On June 27, the anniversary of Helen Keller's birth, you are invited to participate in a unique opportunity to honor the legacy of Helen Keller's beloved teacher, Anne Sullivan Macy, and to advocate for improved educational results for all students living with vision loss, including students who may have additional disabilities. Be a part of the National Call-In Day to support the Anne Sullivan Macy Act, and tell Congress to get moving on making America's special education system more accountable for meeting the unique learning needs of students who are blind or visually impaired. Find the full text of the Macy Act and an online support petition at

New Amazon Kindle App Shows Improved Accessibility

Readers of AccessWorld know that I have written several articles over the years condemning the lack of accessibility found in Amazon's Kindle devices. A couple of their devices have had some half-baked solutions for accessibility, and their mobile apps have never been accessible or usable at all. However, on May 1 we learned that Amazon's new update for the Kindle app for Apple's iOS mobile platform has improved accessibility for people with vision loss. We took a quick look at it on an iPhone 5 in our AFB Tech product evaluation labs this morning, and although there are still some things

Expanding Literacy and Beyond

On May 1, I'll be attending the Reading and Literacy Summit hosted by our good friends, Lions Club International. This event presents a promising opportunity to share vital information on topics such as accelerating global literacy, improved reading material distribution, expanding inclusion, and overcoming illiteracy through technology. AFB has been working with the Lions over the past year to

You're Invited! AFB Bookstore Virtual Open House - Save 20%!

We invite you to tour the newly redesigned AFB Bookstore and save 20% on all publications during AFB's Virtual Open House this Wednesday through Friday, March 27-29, using code AFBSTORE13. Other activities include giveaways and contests to win AFB Press books and DVDs. AFB will announce details each day of the Open House on the AFB Bookstore page at and through the AFB Press Facebook page at beginning Wednesday morning. The redesigned store makes it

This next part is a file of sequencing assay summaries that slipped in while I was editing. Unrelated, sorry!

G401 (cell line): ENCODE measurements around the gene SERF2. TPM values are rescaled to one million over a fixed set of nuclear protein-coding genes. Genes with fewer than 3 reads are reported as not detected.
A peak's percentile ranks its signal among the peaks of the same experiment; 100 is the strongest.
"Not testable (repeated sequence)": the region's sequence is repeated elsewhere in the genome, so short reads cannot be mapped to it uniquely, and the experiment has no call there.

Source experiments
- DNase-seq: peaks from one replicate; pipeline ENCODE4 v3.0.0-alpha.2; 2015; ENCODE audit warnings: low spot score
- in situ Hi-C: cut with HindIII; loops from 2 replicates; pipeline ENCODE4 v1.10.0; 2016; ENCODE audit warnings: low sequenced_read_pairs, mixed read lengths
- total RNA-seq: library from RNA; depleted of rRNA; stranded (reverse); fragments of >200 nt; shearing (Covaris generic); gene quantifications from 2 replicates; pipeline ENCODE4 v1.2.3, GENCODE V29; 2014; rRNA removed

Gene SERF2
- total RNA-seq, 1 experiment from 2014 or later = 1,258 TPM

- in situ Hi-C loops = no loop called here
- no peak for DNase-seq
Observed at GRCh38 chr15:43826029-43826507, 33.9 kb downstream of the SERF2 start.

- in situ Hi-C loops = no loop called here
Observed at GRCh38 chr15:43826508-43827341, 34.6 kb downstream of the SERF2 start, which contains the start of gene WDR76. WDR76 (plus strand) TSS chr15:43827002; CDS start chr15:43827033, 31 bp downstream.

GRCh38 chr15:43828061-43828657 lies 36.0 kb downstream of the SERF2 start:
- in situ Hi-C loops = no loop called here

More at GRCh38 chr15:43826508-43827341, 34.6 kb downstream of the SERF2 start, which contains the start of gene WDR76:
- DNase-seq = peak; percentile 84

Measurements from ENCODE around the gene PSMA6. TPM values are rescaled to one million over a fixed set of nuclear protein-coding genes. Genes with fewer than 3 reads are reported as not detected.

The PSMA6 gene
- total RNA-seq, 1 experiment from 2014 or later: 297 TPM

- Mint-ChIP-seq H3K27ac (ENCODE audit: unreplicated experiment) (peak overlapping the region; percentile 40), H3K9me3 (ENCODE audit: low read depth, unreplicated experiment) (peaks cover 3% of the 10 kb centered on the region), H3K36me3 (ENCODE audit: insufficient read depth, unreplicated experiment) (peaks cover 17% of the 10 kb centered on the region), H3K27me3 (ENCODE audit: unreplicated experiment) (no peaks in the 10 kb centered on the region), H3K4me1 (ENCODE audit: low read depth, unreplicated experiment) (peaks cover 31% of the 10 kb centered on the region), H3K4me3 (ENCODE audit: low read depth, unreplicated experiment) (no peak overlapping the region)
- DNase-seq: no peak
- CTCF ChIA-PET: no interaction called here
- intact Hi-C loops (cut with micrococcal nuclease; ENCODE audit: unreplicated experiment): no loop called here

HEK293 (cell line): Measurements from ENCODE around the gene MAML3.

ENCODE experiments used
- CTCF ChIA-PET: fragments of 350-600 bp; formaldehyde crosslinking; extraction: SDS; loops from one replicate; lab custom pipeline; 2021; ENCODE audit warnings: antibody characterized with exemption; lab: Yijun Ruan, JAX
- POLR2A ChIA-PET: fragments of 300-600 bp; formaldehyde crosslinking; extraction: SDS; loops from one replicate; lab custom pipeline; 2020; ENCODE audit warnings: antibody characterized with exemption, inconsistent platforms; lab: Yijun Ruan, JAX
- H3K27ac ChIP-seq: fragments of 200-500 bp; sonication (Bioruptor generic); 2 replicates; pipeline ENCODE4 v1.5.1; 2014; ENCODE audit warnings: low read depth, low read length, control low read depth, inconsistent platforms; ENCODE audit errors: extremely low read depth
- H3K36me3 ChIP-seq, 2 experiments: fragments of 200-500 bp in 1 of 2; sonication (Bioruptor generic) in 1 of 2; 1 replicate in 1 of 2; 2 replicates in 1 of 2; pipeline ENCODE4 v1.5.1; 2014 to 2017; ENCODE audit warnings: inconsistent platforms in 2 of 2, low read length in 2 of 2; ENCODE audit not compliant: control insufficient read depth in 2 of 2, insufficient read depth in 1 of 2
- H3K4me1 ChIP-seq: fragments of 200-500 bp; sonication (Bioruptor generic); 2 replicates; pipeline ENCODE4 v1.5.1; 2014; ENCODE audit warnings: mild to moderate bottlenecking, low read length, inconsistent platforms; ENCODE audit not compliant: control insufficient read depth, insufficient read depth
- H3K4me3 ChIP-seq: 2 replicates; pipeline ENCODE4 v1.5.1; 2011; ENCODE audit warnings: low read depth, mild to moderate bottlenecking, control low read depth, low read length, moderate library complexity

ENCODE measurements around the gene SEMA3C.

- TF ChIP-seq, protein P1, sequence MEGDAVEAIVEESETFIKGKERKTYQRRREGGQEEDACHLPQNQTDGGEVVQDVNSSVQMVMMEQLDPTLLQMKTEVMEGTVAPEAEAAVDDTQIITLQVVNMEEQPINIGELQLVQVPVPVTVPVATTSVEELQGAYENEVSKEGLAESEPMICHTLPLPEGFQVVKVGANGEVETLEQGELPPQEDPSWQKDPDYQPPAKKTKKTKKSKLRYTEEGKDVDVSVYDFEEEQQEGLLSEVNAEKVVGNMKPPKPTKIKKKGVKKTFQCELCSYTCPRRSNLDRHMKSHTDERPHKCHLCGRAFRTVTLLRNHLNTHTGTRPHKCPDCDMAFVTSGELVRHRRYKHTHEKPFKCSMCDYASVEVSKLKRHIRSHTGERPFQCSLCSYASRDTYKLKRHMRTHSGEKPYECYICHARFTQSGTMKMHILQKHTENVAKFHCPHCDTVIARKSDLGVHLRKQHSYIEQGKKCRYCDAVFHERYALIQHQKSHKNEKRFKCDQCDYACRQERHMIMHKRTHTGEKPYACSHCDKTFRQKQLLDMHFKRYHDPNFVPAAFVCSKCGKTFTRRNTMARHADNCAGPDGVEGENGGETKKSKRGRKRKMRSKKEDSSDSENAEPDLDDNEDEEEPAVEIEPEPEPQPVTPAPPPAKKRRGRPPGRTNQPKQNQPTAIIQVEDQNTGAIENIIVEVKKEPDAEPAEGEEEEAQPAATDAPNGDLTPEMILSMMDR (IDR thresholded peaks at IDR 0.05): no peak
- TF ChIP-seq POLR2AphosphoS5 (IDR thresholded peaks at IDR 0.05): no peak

All Rights Preserved? How Copyright Law Can Leave People Who Are Blind Left Out

Did you know that since January 1, you can get in serious legal trouble for unlocking your cell phone? That is, the process of liberating your phone from the specific mobile carrier, such as Verizon or AT&T, to which your phone is likely linked right out of the box? Before, you had the freedom to unlock your phone without being subject to the severe penalties of the draconian Digital Millennium Copyright Act (DMCA). So what happened on January 1? Well, the DMCA permits the Librarian of Congress to exempt from liability behavior that would otherwise run afoul of the DMCA. The Librarian of Congress had been recognizing the right of cell

Braille Roundup: Celebrating the Life and Work of Louis Braille

Today marks the 204th birthday of Louis Braille, the inventor of his eponymous code for people with vision loss. In celebration of his birthday and National Braille Literacy Month, we’ve assembled a roundup of braille-centric content throughout AFB's family of sites. Read up, reflect on, and appreciate what braille has meant to so many. Braille continues to be a driving force for people with vision loss. Throughout January, we will be sharing information relevant to braillehistory, technology, and so forth. Here's a collection of articles to kick things off. We would love to hear your thoughts in the comments!